• Oh gosh I’m sorry Mariel. But we’re so glad you found this great community. Please let us know how we can help OK? Best wishes to you and your pup for many more happy times together.

    • Hi, Our Saint Bernard is 6 years old and , yesterday vet confirmed she has bone cancer. This Tuesday she will be operated on. Her front left leg. It’s a very worrying and emotional time for all the family. Your questions and answers have given us hope that she can and will have a good quality of life, even if it’s short. Thank you. Fiona

      • Fiona I’m really sorry to hear this. Take comfort and know that your sweet pup can do great on three legs. Check out Patchy’s story for some inspawration and hop over to our Discussion Forums for a community you can lean on. Best wishes to you both, keep us posted.

      • Molly and Libby October 4, 2016 at 9:53 pm

        Hi Fiona…. I just received the same news and my Libby just had her left front leg amputated too. These have been the longest days of our lives for sure…. It’s nuts how many thoughts and emotions go through our heads because of this happening We just took her home tonight, it’s scary and I feel bad for her
        No more cancer pain though! So good luck and may dog bless you xoxoxox

  3. Hi there. I just adopted a puppy, ten weeks old yesterday. Her name is Mollie, and is a very happy, energetic french bull dog-boston terrier mix. Her right leg appears to be formed differently than the others and she avoids walking on it with all the needed weight. When she does walk on all four, she has a very noticable limp as it almost seems she is walking on the knee rather than paw. Regardless of the issue, she does not hold back on any activities and does not seem to be in observable pain. I brought her to the vet a couple days ago to get some options as to what the problem and solutions are. The vet I saw said, shaking her head, “I am not sure why they allowed this puppy to live”. She continued with thoughts of hip dysplasia and mentioned future health difficulties that could be major. She recommended x-rays to get an exact diagnosis. Sure enough, hip dysplasia in both legs and arthritis beginning to form on her right leg. She said she wouldn’t confidently know if taking off the right leg would be a positive fix for Mollie, as she isn’t sure the other hip and leg can perform the duties of a three legged dog. I have a second opinion with another vet tomorrow. What should I do? Do I wait and see as she gets older if it will get better? Do I perform at home therapy and give omega pills? Do I make a wheelchair cart for her? Help!

    • Hi Danielle, thanks for commenting and sharing your pup’s story. You’ll find much more support and insight from our community in our Discussion Forums so be sure to stop by. Meanwhile, yes, we agree a second opinion is a good idea, just make sure it’s with a board-certified orthopedic vet who can give you even more insight. See you in the Forums!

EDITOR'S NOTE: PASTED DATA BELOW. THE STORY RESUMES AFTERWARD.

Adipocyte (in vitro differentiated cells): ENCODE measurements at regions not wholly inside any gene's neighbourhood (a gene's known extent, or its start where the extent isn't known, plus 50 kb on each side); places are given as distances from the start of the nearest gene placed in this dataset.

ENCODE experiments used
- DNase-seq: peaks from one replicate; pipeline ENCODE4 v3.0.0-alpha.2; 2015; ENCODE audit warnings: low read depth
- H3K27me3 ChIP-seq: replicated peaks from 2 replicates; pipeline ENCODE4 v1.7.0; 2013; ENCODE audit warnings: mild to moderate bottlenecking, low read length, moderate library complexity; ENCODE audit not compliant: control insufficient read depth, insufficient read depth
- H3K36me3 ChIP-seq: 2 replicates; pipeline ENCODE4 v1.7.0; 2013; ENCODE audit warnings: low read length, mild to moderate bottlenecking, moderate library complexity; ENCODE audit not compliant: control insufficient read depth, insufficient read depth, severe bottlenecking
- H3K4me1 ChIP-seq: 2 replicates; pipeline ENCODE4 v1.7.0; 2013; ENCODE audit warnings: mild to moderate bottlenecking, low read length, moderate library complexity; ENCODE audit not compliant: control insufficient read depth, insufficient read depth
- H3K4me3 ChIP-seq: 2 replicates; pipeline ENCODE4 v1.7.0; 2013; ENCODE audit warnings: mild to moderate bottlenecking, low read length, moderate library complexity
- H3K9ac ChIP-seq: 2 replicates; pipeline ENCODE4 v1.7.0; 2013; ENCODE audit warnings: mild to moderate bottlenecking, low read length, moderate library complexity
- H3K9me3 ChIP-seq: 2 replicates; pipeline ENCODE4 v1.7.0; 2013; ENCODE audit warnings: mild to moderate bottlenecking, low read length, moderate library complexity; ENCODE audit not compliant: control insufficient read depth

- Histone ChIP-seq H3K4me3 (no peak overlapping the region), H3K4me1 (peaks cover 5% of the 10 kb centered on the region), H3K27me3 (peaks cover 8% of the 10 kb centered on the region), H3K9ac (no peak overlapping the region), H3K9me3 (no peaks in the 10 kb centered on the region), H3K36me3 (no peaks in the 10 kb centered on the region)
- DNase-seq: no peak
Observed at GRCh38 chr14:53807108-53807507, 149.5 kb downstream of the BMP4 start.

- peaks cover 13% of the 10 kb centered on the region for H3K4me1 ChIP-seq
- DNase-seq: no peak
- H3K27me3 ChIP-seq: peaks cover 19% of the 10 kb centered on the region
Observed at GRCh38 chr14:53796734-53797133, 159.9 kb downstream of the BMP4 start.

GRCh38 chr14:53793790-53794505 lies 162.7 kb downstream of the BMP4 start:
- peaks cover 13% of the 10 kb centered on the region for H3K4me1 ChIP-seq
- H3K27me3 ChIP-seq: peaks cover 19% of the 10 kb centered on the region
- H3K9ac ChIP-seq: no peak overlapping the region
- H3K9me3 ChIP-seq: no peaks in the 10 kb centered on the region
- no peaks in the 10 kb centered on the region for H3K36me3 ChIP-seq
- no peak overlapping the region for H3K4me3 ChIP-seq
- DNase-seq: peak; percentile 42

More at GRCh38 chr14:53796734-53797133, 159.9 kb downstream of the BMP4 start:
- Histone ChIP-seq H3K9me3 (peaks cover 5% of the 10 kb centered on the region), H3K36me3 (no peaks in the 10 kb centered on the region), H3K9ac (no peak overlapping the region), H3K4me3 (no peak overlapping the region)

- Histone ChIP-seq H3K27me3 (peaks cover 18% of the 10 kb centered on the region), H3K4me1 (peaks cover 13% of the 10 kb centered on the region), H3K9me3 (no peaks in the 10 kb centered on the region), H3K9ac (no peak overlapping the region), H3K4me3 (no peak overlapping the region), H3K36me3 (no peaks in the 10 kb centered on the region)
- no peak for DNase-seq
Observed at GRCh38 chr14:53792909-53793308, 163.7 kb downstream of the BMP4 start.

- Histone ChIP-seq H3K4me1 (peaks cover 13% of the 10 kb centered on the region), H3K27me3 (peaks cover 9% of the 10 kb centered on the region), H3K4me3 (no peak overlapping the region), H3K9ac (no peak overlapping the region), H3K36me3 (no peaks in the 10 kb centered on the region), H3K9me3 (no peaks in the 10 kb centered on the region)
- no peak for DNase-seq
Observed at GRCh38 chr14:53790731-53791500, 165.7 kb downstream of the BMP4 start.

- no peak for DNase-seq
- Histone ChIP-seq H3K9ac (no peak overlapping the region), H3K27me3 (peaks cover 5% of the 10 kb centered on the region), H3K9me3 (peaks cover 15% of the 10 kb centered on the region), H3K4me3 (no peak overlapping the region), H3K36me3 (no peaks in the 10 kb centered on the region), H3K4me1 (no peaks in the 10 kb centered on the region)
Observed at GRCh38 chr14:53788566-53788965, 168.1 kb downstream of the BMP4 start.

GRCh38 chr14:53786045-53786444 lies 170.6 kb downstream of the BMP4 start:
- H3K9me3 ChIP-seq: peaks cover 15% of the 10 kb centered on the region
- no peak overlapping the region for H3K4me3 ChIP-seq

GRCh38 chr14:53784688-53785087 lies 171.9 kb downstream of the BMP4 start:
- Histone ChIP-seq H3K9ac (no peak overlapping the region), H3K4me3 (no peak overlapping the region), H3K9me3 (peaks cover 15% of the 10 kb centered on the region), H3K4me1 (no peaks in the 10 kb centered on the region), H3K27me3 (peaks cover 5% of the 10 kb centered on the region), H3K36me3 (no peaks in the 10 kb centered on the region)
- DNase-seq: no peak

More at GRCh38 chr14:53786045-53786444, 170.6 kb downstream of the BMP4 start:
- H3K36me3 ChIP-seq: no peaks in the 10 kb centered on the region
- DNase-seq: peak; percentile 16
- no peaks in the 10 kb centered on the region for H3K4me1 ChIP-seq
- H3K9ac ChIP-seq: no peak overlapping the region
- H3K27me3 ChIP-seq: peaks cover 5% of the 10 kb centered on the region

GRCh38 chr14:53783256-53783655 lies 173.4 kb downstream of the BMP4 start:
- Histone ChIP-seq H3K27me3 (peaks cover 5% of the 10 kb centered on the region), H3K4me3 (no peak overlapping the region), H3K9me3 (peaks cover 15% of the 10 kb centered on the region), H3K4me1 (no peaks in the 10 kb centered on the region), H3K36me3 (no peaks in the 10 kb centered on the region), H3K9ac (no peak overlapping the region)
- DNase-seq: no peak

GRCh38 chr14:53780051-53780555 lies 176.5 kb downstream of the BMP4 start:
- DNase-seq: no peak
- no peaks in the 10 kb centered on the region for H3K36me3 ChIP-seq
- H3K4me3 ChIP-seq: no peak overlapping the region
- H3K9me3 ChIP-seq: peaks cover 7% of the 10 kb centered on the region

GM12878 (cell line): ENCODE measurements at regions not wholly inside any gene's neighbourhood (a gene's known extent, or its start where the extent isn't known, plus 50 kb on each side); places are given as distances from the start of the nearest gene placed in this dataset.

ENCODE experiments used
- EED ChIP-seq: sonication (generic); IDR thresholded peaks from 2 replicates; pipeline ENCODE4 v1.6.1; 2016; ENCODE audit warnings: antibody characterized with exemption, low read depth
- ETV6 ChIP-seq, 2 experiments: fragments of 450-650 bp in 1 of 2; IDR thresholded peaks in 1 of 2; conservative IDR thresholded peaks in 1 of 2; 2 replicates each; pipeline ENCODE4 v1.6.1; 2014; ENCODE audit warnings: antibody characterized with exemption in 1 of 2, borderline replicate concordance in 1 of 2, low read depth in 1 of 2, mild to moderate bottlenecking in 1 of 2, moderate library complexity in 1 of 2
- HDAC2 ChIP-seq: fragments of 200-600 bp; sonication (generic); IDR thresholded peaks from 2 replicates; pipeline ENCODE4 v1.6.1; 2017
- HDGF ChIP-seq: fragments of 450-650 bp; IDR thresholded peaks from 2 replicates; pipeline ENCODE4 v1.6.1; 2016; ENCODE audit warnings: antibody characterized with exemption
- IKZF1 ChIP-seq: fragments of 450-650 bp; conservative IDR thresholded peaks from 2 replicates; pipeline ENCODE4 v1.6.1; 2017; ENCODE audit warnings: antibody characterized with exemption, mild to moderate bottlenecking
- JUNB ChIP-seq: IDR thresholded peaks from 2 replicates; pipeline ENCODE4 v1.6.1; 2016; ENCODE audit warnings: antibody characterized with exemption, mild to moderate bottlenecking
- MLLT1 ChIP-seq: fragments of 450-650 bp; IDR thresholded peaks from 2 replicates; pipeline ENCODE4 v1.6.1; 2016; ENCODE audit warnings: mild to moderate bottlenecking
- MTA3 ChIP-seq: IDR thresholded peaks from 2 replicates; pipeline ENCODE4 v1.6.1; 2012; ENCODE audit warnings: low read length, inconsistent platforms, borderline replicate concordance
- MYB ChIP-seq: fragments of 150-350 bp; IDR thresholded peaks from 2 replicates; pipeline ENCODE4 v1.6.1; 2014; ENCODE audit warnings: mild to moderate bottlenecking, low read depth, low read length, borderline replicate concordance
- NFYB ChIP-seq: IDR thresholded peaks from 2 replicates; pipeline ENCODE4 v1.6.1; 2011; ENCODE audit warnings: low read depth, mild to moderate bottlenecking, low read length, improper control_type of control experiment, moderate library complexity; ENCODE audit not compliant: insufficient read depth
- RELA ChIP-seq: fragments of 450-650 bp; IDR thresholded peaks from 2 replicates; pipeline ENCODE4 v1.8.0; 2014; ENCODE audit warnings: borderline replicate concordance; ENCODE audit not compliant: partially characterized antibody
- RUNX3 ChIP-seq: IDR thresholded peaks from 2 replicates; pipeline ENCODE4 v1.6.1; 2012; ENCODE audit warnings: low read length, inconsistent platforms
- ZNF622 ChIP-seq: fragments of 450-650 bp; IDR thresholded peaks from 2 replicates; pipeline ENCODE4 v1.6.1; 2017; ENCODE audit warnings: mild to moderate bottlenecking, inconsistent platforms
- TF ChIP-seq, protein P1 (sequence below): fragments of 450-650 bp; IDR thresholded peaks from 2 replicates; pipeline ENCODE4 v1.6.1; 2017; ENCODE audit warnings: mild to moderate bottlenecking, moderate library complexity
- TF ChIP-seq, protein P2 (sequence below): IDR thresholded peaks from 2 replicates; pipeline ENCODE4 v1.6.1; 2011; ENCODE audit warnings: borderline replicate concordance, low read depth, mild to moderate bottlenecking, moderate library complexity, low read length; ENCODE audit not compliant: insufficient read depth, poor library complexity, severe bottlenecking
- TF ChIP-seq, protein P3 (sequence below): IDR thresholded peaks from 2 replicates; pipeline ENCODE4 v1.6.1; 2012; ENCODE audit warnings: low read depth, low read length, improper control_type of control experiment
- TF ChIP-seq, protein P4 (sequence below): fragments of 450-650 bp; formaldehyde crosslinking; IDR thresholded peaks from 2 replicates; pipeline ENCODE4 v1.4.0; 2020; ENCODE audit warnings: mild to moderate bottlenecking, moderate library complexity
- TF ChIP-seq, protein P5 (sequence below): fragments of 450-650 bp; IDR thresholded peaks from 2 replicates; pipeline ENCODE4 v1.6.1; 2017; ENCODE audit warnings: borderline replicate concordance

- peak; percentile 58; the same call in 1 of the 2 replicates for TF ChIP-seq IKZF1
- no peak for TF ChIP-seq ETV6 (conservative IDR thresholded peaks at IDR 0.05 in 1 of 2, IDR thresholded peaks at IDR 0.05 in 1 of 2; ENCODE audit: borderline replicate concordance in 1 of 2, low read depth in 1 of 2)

4. My chihuahua had to have his front leg amputated along with the shoulder blade. This was on Monday. His first day home was yesterday and went well. He now is crying every time he moves when he is laying down. I know it is a major surgery so this is probably common. But he also won’t take his tramadol. He spits it out no matter what I do. I’ve wrapped it in multiple things. He eats some of the “treat” and spits out the pill. I tried crushing it up into peanut butter. He must have smelt it and didn’t even try it. Any recommendations ? I hate to hear him cry!

    • Kel, it sounds like your dog is in pain and needs better pain management. Please call your vet and let them know what’s going on. Also, Tramadol is a very bitter pill, you will likely need to try these methods to get him to take it. Please join our Forums community where you will find fast help. Hope things get better for you and your chi.

  5. Mansi shrivastav April 25, 2016 at 12:22 pm

    Plz HELP!!! our 4yr old Great Dane had his 1 rear leg amputated as he met with an accident. He has a very bad habit of biting into his wound..trying to lick and bite of tissue in the wound that has been in the course of heeling. Because of this he once tore the whole wound post surgery leaving no skin to be stitched back. His thigh bone is slightly visible through the wound now and the doctor said only regular dressing is to be done. He has tired to bite in his wound many times.we are trying our best to help him recover soon and he was progressing until today almost after a month when he tried to bite again.. plz help me with a good alternative so that his wound can heal quickly. Is their no antibiotics available to be given to speed his healing? Doctors are not prescribing the same sayin No need! But its hard to keep a 24*7watch on him.. one mistake and he gets a chance and spoils all his wound and recovery made till then

    • Mansi we are sorry to hear about your dog. First, you need to get your dog to a better vet NOW. If you are seeing bone he could get a bad infection, if he doesn’t have one already. Please take him to another vet who understands how to help him TODAY. He also must wear a cone and have good pain control. It’s up to us to make sure our dogs don’t chew their stitches and the only guaranteed way to do that is to make them wear a cone like this, and give good pain control (chewing on stitches can indicate he is in pain). Please see Jerry’s Required Reading List for more tips on how to care for him. We wish you all the best and hope he heals soon.